Calgary retail insight

Calgary retail market continues to expand as population grows

April 17, 2023
  • Heli Brecailo
Local market

Calgary's retail leasing market is expected to remain positive this year. With Calgary's population growing at a rapid pace, we continue to see sustained retail leasing activity from new development projects and food and beverage operators competing for similar spaces. Retail leasing activity has remained above 2019 levels.

Calgary is expected to have one of the strongest net absorptions of any major market due to continued population growth driven by 20-somethings, migrants from B.C. and Ontario, and immigrants from Ukraine. Despite the prospect of a slower 2023, the appetite for new retail space remains strong, and the market hasn't shown significant signs of slowing down anytime soon.

New properties are experiencing strong pre-leasing activity, with tenants looking out to 2023 and 2024, particularly for well-located new residential growth areas with strong convenience anchors.

In addition, as shoppers are more likely to venture beyond their neighbourhoods, there's been increased interest in general retail and shopping centres. That said, interest in neighbourhood centres remains relatively strong.

Calgary should continue to see growth in retail asking rents, although not as fast as in 2022. With the relaxation of health and safety regulations in the first quarter of 2022, pent-up demand for retail space led to an acceleration in rates starting in the second quarter. However, rate growth should slow as economic conditions become more uncertain and demand weakens.

Calgary appears to be weathering the construction challenges better than most major Canadian markets, with deliveries increasing in 2022. Proportionally, Calgary has one of the highest levels of space under construction. However, supply is expected to decline, and existing inventory will need to continue to meet current demand.

Ultimately, demand will continue to drive rates higher, while decreasing levels of new supply should keep available space stable.

Calgary sees a resurgence in foot traffic and tourism spending

Calgary has seen a significant increase in foot traffic in shopping centres, downtown, offices, transit, and recreation. After a focus on e-commerce in recent years, brick-and-mortar shopping has made a strong comeback as health mandates have eased and consumer hesitancy has subsided. Calgary has seen a steady recovery as it hasn't had as stringent health measures as some other Canadian markets.

As downtown office vacancies continue to decline and business sentiment stabilizes, downtown retailers have renewed their sense of optimism. In addition, festivals, conventions, cultural events, and tourism have resumed, bringing more workers back to the office.

Domestic, U.S., and international travellers contributed to more than double the total number of visitors in 2022 compared with 2021. With Canada lowering the requirements for international flights and making it easier to enter the country again, the number of international visitors has steadily increased.

In addition to travel, the demand for experiences is also evident in sit-down restaurants. The number of diners in Calgary spiked in December, helped by holiday celebrations, and more recently during the week of Valentine's Day. However, inflation is expected to continue to dampen demand despite Calgarians' enthusiasm for dining out.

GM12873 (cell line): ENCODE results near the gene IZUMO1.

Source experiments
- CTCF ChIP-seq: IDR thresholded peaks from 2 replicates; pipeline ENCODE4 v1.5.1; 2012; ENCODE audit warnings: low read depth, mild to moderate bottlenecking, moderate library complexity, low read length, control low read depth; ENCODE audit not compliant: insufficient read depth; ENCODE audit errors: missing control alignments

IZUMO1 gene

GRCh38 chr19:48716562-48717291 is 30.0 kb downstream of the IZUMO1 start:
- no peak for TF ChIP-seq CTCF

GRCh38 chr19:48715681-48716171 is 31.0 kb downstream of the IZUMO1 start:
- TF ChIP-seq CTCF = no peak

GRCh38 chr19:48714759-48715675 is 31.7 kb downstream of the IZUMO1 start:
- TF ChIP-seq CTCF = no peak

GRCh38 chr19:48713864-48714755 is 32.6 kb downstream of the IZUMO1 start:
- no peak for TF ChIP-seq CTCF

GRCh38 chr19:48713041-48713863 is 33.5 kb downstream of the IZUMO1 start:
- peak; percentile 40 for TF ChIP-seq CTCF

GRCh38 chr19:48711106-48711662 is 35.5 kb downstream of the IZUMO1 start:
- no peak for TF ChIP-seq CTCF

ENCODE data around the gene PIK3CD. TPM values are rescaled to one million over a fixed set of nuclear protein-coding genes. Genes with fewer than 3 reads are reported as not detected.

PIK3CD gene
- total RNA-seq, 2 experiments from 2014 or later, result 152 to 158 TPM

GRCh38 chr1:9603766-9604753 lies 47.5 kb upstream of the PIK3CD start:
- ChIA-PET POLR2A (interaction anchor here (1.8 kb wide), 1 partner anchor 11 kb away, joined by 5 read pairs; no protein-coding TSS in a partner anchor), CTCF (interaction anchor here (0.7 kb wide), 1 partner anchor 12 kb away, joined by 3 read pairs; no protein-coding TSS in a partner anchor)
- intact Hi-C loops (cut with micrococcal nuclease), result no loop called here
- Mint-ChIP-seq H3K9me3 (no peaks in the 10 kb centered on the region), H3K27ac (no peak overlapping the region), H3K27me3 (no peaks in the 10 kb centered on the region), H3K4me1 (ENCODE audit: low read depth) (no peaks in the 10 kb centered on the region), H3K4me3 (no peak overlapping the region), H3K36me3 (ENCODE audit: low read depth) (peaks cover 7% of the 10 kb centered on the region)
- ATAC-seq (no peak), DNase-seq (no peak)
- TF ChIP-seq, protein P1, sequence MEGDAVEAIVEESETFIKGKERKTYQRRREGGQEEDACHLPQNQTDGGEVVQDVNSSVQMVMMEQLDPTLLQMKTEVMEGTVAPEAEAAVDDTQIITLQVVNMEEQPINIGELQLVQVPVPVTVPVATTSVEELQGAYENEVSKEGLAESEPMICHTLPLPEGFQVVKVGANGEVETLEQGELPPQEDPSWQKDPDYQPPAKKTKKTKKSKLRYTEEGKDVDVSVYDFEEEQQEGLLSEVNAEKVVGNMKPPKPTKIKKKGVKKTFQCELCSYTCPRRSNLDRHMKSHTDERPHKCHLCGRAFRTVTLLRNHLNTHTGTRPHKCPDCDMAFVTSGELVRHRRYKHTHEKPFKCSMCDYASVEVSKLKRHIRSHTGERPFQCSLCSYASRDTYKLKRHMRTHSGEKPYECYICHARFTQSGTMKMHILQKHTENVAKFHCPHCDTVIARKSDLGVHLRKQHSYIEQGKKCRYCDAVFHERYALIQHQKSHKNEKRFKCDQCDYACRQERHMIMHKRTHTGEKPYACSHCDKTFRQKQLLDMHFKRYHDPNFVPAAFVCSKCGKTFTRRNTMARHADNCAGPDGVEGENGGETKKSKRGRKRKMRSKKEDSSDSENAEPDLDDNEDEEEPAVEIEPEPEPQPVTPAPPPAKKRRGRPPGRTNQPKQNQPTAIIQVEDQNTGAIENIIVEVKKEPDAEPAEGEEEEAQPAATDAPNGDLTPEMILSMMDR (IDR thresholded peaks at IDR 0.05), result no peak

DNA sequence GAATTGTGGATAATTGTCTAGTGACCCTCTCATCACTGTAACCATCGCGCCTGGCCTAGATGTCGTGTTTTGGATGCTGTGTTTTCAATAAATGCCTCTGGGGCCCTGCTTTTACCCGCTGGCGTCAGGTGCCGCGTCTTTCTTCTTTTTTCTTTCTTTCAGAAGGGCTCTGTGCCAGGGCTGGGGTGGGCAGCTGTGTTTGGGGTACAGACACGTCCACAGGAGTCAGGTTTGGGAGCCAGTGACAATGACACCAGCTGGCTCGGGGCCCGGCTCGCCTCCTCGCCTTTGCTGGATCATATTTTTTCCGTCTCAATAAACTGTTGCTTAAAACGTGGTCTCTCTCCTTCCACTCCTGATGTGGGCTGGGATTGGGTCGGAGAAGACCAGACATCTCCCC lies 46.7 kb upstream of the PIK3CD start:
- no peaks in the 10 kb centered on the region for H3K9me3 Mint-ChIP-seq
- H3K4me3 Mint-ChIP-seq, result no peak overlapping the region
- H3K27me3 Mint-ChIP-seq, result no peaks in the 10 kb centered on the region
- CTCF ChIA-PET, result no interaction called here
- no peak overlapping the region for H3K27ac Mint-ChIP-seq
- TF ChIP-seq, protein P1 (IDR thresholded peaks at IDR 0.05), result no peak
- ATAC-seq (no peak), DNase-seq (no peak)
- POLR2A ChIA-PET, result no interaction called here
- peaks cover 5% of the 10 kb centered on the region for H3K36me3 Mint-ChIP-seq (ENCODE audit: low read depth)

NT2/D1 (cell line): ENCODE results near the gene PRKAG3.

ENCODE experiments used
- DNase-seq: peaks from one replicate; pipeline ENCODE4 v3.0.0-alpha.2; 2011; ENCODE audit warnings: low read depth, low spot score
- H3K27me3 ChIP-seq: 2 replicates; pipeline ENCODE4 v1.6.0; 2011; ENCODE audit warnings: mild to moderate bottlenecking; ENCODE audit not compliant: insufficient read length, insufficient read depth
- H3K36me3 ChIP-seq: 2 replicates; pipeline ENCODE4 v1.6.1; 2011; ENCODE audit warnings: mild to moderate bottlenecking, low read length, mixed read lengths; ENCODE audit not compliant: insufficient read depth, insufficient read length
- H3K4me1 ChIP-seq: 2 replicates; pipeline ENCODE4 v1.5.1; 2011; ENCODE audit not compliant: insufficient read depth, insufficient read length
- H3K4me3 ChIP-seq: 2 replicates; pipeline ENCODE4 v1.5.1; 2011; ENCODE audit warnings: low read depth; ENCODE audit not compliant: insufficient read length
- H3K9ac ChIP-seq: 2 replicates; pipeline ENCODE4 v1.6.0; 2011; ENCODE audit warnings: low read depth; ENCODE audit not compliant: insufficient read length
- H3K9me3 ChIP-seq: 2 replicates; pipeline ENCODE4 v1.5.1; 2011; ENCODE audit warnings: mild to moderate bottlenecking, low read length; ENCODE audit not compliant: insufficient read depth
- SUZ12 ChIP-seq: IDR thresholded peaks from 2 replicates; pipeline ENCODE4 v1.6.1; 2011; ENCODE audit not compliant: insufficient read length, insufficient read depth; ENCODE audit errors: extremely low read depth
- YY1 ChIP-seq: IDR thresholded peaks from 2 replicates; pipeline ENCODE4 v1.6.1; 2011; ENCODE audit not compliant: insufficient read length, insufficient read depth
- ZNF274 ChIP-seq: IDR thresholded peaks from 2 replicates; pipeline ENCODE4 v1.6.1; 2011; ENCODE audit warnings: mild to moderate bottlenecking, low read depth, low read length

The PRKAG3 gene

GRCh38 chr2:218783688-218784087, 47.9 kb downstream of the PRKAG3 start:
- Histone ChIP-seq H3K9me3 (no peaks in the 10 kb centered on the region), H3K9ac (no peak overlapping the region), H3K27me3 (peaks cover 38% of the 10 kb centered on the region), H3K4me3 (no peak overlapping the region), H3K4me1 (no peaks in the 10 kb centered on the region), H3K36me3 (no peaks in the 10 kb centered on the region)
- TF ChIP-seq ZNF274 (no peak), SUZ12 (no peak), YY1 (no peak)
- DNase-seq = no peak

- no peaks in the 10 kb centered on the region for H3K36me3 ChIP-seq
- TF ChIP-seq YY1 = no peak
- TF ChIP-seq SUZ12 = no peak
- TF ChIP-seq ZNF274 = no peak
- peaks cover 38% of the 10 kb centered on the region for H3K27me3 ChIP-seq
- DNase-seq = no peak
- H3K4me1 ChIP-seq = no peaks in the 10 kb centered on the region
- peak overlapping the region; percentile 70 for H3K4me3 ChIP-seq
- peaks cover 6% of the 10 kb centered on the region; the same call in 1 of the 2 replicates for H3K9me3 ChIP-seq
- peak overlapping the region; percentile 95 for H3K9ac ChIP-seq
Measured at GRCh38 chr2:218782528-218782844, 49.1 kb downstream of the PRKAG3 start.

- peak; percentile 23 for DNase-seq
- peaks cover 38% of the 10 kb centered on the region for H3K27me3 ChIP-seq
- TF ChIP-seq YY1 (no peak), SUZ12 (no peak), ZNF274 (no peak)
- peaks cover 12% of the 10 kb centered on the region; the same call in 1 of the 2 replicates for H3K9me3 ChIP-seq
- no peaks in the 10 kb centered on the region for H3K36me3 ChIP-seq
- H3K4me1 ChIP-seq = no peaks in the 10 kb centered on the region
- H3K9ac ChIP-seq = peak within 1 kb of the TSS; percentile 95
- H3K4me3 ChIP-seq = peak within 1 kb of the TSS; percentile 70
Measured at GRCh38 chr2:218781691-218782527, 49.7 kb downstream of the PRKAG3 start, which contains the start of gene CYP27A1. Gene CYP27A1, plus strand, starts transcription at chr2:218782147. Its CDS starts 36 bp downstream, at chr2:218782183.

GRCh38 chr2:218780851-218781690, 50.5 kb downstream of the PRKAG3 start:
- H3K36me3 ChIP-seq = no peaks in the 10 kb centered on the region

Primaris redevelops Northland Village Mall

Overall, sales and traffic continue to recover in Calgary's malls, with some exceeding pre-pandemic levels in terms of sales per square foot.

As a group, Calgary's major malls have experienced lower vacancy rates than before the pandemic, as some malls took advantage of the pandemic to renovate, reconfigure, and fill vacant space. At Southcentre Mall, Winners, Dollarama, PetSmart, and Decathlon have taken over the former Sears.

Unlike Vancouver and Toronto, which have focused on mall conversions into mixed-use developments, Calgary has focused on greenfield developments integrated with residential communities. That said, Primaris is moving forward with the redevelopment of Northland Village Mall in the northwest quadrant, adding 230 residential units.

Calgary retail sales expected to hold up despite spending slowdown and focus on value

Despite the recent deterioration in consumer sentiment, Calgary’s retail sales are expected to hold up and experience some growth this year. Calgary enjoyed a successful holiday season with sales up 14 percent year-over-year.

After a strong finish to 2022, retail sales in Calgary will continue to benefit from momentum and pent-up demand. Calgary's core retail sales rose by 9 percent year-over-year in 2022, the highest level since the start of the pandemic. However, in 2023, it is unlikely that Calgary will match that performance, given the impact of the Bank of Canada's measures to slow spending.

In 2022, the best-performing categories include clothing and accessories, health and personal care, and electronics, while the worst performers include those related to the home. It is expected that 2023 will see a continuation of these trends.

With warmer weather and the Stampede approaching, restaurants are expected to reopen their patios and get busier. So far, Calgarians have not stopped eating out despite higher food prices as Calgary is ahead of the other markets in recovering restaurant traffic. In the spring of 2022, Alberta's food service sales regained much of the ground lost during the lockdown and surpassed pre-pandemic levels in the summer and fall.

To meet the increased demand for value, Hudson's Bay is in the midst of opening 25 new Zellers stores across Canada, including one in the Greater Calgary area. These stores, ranging from 8,000 to 10,000 square feet, will be located within existing Hudson's Bay stores.

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